Rackstraw Downes  Mixed Use Field on Texas Coast, 1987, oil on canvas on board, 11 x 58 inches

As someone soon to be facing how to paint a large desert sky spread across a large desert panorama, I’m circling the question of the possibilities available.* The Goldwell Foundation, where I’ll be painting,locates itself physically near Beatty, Nevada, on the northwest region of the Basin and Range country, 8 miles and one mountain range from Death Valley. I’ve done lots of small studies there. Now I’m contemplating the Big One. Desultorily contemplating…..

I have no theories, only pictures.


Turner  Landscape with Distant River and Bay
c. 1840-50; Oil on canvas, 94 x 124 cm


Richard Wilson, On Hounslow Heath,  14 . 5″ x 18″,  circa 1770


Turner Sun Setting over a Lake
c. 1840,  Oil on canvas, 91 x 122.5 cm


John Constable, The  Stour Valley from Highham, c. 1804, Oil on canvas


A.Y. Jackson Terre Sauvage, 1913, oil on canvas, 50 x 60″


Lawren Harris, From the North Shore, Lake Superior,1923 or 1927 Oil on Canvas


Emily Carr (cropped by Underwood) Vanquished, 1931, original: 92 x 129 cnm

And then there are the photographers. I got waylaid, distracted, stopped and muddled by the plethora, so I only include two. A number so small as to be silly. I suspect that Steve could provide me with innumerable sky photos just by turning on his computer —


Roland Lee, Yucca Skies Chosen for its desert reference.


Ian Parker, Light Beam (Iceland), chosen for its stylized photography — the illusion of a painting.


“Morgan” from a student work, on a London Educational web site, chosen because it’s so eccentric.

There are thousands, possibly millions, more paintings and photographs of skies, ranging from the most subtle to the most outlandish, from the dabs of the impressionists through the stylish swerves of the Candians to the symbols of students. Photographers love skies; ordinary people love skies. Everyone has opinions about skies. Even the desert has skies, skies that can be far more interesting than the skies that I love in Portland Oregon. (Well, sometimes I love them; sometimes they are just gray).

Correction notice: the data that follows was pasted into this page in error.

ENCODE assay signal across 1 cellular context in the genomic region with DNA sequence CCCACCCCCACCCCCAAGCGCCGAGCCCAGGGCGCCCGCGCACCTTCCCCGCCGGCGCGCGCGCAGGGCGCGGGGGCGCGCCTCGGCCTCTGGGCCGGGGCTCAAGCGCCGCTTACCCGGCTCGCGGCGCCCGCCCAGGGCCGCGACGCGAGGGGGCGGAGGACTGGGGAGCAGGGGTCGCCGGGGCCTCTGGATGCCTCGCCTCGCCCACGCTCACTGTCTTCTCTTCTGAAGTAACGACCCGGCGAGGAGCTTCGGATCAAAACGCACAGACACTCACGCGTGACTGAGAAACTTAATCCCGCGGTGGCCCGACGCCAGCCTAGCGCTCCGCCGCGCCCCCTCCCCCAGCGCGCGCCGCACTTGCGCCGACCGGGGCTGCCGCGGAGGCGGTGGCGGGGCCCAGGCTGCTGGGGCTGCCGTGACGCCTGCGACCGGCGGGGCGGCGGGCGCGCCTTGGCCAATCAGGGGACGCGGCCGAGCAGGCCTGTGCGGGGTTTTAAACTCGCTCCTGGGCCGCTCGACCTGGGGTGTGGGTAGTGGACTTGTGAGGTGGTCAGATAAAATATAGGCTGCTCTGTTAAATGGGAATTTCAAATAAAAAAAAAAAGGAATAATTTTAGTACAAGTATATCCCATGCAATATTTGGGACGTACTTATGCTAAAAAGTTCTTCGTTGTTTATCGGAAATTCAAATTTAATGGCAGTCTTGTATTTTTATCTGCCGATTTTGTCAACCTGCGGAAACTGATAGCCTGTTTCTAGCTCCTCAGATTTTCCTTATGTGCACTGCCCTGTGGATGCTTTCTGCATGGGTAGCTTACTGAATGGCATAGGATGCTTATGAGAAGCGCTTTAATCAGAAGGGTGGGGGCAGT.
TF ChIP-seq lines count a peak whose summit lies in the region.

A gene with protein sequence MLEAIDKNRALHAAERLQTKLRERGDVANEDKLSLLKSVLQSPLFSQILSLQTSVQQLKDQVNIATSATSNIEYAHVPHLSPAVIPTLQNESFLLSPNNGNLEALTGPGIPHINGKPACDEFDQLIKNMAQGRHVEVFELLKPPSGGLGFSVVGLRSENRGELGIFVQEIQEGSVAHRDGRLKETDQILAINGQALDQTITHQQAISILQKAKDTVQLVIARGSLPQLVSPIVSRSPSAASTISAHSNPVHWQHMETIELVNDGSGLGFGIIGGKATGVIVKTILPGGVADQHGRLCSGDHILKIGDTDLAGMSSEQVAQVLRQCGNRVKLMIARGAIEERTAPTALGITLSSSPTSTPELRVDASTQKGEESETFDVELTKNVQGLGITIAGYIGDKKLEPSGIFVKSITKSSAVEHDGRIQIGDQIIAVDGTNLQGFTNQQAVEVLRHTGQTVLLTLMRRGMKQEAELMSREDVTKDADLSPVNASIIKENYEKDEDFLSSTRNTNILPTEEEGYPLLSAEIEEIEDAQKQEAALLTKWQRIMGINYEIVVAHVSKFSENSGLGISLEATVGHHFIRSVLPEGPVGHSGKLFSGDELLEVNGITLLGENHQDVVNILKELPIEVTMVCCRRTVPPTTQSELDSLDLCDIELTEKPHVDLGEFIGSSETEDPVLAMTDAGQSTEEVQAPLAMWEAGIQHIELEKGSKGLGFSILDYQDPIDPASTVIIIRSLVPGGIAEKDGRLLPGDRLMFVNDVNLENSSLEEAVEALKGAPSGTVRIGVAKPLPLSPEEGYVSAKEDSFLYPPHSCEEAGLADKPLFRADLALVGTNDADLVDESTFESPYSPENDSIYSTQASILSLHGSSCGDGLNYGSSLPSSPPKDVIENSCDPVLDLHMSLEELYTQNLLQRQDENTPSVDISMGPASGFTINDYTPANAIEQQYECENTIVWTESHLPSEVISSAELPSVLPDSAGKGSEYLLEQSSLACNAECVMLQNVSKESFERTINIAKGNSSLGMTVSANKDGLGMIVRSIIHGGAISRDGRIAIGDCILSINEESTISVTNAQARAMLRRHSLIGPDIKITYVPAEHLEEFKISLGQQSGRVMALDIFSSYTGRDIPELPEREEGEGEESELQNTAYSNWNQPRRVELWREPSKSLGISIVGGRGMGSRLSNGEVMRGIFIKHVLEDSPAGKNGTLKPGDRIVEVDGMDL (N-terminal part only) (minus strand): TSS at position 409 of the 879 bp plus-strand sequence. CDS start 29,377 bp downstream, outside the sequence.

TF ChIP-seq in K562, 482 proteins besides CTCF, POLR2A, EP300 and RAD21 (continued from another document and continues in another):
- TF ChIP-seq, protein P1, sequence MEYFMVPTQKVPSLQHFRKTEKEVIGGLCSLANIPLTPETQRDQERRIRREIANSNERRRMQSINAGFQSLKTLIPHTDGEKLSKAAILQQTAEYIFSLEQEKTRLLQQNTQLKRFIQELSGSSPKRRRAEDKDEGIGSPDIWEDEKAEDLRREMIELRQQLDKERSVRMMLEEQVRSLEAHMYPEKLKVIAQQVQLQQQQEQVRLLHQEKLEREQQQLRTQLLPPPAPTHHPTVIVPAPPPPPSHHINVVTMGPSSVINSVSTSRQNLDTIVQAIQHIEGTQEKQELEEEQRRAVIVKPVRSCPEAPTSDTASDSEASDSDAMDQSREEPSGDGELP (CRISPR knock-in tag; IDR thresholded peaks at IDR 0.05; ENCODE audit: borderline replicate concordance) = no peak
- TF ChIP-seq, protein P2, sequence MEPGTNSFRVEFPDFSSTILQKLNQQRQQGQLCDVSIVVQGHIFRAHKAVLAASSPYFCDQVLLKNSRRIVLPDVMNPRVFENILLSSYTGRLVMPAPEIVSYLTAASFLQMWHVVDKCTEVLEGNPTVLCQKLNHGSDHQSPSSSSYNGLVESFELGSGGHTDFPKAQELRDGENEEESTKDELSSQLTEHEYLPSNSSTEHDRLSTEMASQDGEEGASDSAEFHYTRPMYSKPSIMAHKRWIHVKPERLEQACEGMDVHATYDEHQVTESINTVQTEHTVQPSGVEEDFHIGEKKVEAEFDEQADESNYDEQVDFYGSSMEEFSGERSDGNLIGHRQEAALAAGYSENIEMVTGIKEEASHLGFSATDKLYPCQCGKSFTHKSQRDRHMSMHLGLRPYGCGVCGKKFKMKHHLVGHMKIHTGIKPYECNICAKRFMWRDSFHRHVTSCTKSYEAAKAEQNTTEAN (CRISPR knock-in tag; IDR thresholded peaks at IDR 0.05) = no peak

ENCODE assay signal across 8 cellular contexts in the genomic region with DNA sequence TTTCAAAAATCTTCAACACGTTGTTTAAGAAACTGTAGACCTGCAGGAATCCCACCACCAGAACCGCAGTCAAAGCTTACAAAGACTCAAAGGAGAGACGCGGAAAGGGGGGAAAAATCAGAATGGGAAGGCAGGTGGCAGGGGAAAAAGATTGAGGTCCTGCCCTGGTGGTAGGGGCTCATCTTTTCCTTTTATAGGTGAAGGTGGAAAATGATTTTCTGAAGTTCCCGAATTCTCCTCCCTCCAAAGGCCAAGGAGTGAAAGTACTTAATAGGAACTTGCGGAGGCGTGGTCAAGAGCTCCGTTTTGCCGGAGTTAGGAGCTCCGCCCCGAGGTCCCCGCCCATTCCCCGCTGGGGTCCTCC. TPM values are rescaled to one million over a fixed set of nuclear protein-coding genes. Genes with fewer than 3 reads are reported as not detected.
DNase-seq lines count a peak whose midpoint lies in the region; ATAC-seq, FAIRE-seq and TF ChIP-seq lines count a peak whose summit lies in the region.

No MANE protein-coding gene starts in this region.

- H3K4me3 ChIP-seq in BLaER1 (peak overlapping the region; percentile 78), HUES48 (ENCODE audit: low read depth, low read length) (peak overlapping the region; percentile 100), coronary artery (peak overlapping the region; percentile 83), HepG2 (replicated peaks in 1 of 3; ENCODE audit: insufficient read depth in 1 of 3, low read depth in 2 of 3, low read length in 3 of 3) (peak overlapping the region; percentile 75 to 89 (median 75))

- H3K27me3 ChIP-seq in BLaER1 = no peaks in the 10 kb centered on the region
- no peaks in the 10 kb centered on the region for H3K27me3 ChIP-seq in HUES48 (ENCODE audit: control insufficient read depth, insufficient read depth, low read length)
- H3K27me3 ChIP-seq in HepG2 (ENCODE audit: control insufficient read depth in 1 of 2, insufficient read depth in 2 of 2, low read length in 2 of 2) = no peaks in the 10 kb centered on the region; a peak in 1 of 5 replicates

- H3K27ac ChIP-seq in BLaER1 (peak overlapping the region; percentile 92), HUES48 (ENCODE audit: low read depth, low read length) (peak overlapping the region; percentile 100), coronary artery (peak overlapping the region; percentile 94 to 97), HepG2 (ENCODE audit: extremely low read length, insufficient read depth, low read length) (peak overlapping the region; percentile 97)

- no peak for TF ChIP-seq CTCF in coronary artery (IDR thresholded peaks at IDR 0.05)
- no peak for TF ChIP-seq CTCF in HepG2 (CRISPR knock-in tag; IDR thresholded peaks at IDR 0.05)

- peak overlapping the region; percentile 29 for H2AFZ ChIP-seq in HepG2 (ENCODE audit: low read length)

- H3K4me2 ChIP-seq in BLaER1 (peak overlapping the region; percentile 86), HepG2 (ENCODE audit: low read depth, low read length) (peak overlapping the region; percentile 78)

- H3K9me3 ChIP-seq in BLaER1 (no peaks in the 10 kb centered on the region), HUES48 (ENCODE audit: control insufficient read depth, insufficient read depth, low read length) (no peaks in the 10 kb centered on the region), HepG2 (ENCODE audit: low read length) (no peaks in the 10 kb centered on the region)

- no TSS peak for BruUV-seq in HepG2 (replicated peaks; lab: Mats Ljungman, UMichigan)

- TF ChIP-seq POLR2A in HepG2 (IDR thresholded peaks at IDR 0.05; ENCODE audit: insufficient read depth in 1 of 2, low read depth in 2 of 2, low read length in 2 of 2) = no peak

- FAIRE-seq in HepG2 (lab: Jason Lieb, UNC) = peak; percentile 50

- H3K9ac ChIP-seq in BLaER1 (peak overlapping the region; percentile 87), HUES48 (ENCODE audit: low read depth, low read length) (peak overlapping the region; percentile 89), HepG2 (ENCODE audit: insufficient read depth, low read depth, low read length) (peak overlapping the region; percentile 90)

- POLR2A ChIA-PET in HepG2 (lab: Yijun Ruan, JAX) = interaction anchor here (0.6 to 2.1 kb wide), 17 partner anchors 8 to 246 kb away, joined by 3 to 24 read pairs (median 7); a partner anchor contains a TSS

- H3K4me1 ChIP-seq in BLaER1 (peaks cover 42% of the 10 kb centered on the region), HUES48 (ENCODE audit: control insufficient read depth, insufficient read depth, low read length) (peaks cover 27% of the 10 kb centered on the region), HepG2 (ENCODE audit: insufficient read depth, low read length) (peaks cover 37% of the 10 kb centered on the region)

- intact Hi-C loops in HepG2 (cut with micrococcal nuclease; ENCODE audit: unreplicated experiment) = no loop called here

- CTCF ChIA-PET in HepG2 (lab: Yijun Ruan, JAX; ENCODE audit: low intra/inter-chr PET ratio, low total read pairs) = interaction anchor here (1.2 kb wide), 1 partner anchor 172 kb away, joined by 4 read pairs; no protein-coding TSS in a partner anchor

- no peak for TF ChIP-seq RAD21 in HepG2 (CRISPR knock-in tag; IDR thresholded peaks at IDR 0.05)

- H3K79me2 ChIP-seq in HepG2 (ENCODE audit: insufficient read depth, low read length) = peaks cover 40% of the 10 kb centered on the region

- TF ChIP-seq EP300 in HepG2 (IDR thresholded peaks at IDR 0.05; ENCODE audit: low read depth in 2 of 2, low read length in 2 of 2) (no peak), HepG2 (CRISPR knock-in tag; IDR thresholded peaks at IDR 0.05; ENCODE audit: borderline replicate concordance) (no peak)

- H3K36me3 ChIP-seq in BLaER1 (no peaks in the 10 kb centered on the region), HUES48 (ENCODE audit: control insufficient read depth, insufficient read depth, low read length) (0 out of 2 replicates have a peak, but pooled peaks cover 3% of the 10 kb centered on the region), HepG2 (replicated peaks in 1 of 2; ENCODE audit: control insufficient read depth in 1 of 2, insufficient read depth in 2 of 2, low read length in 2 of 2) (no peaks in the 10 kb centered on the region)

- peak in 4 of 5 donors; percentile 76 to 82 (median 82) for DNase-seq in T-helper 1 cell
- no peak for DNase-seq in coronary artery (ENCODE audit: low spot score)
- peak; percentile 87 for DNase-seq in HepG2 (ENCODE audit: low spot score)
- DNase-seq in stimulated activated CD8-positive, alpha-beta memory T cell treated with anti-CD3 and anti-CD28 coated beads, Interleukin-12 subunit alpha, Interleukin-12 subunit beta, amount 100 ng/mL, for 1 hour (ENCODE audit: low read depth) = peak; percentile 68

I think the sky I’m envisioning will have to both blend and change, across the 25 or so feet of the panorama. I think it will have to signify different things — time of day, weather, potentials. I think it will have to be interesting, but void-like. It will have to signify “sky” but be one with the desert below.  It will have to be interesting. It will have to say distance and potential and sublimity. Small challenges.

It’s less than a month before I get to work on this itch, this desert panorama, and and so this is one way to spend the intervening weeks.

*For those not following my obsessions, I will return to the Red Barn at the Goldwell Foundation, at the head of the Amargosa Plain, to work on three to five (?) 4 x 5′ vertically oriented canvases, arranged in a panorama, in November and early December. I will be keeping a journal of that time on another blog. Stay tuned.